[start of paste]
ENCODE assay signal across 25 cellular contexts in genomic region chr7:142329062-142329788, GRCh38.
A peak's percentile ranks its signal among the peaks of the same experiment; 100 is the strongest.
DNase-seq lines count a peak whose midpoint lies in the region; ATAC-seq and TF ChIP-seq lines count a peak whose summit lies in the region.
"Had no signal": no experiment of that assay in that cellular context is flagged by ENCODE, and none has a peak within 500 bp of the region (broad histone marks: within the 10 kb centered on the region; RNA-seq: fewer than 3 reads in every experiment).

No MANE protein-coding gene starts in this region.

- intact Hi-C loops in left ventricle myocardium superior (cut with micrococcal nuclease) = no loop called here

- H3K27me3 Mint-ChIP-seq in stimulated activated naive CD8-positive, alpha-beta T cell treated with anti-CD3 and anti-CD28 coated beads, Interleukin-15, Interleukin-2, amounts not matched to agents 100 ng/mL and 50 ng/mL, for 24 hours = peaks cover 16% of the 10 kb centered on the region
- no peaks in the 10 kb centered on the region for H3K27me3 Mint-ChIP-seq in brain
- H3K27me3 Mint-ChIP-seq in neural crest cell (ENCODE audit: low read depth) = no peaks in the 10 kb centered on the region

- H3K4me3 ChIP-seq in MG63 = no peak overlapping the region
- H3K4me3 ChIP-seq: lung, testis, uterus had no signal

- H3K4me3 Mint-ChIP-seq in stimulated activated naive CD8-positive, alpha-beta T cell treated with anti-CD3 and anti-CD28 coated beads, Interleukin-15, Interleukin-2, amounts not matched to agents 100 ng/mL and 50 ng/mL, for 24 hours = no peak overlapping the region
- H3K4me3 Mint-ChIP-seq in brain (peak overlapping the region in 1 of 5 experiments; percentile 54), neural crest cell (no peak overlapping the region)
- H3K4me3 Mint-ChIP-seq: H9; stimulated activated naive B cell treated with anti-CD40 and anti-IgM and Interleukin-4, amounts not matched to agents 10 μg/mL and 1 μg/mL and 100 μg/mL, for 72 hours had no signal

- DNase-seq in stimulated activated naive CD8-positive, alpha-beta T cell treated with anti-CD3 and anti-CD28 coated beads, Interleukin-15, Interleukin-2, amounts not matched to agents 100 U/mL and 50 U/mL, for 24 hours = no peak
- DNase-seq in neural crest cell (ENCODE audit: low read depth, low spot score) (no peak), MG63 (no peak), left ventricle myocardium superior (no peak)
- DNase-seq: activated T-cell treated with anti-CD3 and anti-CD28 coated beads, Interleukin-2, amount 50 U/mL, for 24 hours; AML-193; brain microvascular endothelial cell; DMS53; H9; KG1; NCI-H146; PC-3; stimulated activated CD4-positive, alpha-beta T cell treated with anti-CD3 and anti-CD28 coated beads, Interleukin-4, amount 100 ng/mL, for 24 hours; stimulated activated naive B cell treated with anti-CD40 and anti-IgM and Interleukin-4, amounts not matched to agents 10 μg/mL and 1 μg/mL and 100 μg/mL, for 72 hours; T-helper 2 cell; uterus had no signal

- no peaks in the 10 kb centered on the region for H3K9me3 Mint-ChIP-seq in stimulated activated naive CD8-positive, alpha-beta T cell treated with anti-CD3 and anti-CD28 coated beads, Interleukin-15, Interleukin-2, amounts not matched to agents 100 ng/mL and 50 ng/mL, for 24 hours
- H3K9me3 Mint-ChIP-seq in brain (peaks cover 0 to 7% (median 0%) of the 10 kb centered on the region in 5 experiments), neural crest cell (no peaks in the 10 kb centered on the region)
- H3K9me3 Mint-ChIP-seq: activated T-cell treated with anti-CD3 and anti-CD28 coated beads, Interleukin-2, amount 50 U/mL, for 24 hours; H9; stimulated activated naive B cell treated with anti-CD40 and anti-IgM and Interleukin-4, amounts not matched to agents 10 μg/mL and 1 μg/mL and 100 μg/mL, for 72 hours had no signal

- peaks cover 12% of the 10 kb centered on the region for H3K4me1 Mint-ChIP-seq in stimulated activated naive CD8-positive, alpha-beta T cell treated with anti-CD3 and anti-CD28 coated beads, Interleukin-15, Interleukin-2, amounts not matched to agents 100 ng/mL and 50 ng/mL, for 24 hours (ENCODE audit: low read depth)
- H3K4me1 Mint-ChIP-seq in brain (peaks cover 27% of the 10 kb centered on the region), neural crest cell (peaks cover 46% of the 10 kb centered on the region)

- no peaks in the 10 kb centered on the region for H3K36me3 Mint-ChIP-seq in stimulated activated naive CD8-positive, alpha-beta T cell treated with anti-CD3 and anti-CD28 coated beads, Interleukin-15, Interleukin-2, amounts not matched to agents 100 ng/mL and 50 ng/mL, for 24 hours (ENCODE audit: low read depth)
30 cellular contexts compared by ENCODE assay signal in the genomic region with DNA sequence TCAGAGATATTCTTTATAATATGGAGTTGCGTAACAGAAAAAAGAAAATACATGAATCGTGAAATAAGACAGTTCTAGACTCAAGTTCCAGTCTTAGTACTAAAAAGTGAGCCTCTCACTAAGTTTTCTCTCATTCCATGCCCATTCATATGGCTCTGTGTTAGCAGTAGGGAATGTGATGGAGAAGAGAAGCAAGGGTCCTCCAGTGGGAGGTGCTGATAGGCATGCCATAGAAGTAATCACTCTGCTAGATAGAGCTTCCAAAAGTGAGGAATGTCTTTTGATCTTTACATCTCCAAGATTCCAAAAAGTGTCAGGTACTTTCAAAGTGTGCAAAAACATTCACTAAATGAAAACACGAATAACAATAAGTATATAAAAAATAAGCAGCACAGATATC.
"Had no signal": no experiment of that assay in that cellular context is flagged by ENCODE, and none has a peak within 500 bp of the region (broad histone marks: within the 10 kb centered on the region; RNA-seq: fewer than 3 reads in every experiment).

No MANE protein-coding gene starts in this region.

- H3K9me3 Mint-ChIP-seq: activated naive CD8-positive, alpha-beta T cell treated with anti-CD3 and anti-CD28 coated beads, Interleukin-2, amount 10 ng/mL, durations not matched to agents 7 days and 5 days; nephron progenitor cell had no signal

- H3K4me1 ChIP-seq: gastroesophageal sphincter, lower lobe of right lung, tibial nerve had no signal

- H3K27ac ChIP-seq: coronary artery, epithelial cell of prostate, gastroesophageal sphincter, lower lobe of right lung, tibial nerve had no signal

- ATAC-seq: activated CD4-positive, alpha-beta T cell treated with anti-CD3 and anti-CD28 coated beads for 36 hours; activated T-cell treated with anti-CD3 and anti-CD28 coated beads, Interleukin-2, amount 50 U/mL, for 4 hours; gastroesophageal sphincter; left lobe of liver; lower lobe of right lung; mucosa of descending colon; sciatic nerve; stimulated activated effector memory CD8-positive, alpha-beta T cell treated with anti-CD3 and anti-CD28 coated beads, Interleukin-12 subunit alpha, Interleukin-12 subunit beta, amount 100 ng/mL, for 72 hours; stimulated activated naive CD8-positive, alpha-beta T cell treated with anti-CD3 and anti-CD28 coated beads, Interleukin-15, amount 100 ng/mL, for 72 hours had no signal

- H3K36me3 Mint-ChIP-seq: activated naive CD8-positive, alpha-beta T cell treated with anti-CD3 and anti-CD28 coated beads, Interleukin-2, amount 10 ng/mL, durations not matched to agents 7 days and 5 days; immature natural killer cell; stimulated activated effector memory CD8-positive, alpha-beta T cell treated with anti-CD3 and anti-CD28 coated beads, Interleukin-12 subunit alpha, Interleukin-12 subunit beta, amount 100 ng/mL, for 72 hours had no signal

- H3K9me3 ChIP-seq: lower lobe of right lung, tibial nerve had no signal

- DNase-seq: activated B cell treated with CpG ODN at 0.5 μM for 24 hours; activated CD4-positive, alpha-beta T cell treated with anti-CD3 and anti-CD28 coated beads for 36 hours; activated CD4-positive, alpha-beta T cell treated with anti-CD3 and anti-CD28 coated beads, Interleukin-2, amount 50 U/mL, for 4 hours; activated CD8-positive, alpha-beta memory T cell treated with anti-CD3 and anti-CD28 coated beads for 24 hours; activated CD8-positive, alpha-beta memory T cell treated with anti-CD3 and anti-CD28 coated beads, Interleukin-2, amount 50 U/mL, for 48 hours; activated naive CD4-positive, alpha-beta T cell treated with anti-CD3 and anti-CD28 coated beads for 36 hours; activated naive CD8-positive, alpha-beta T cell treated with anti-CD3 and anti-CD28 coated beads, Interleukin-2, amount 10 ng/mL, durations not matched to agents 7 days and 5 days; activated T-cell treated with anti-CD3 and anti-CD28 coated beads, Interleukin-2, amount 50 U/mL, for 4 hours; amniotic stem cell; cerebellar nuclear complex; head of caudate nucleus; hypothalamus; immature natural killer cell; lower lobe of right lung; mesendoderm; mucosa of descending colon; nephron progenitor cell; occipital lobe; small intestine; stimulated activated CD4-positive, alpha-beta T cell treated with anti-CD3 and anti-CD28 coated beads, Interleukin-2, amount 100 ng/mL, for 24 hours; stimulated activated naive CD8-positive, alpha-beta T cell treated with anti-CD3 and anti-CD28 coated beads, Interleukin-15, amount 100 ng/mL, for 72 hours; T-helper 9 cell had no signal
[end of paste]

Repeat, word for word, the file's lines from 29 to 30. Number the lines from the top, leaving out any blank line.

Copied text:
- H3K27ac ChIP-seq: coronary artery, epithelial cell of prostate, gastroesophageal sphincter, lower lobe of right lung, tibial nerve had no signal

- ATAC-seq: activated CD4-positive, alpha-beta T cell treated with anti-CD3 and anti-CD28 coated beads for 36 hours; activated T-cell treated with anti-CD3 and anti-CD28 coated beads, Interleukin-2, amount 50 U/mL, for 4 hours; gastroesophageal sphincter; left lobe of liver; lower lobe of right lung; mucosa of descending colon; sciatic nerve; stimulated activated effector memory CD8-positive, alpha-beta T cell treated with anti-CD3 and anti-CD28 coated beads, Interleukin-12 subunit alpha, Interleukin-12 subunit beta, amount 100 ng/mL, for 72 hours; stimulated activated naive CD8-positive, alpha-beta T cell treated with anti-CD3 and anti-CD28 coated beads, Interleukin-15, amount 100 ng/mL, for 72 hours had no signal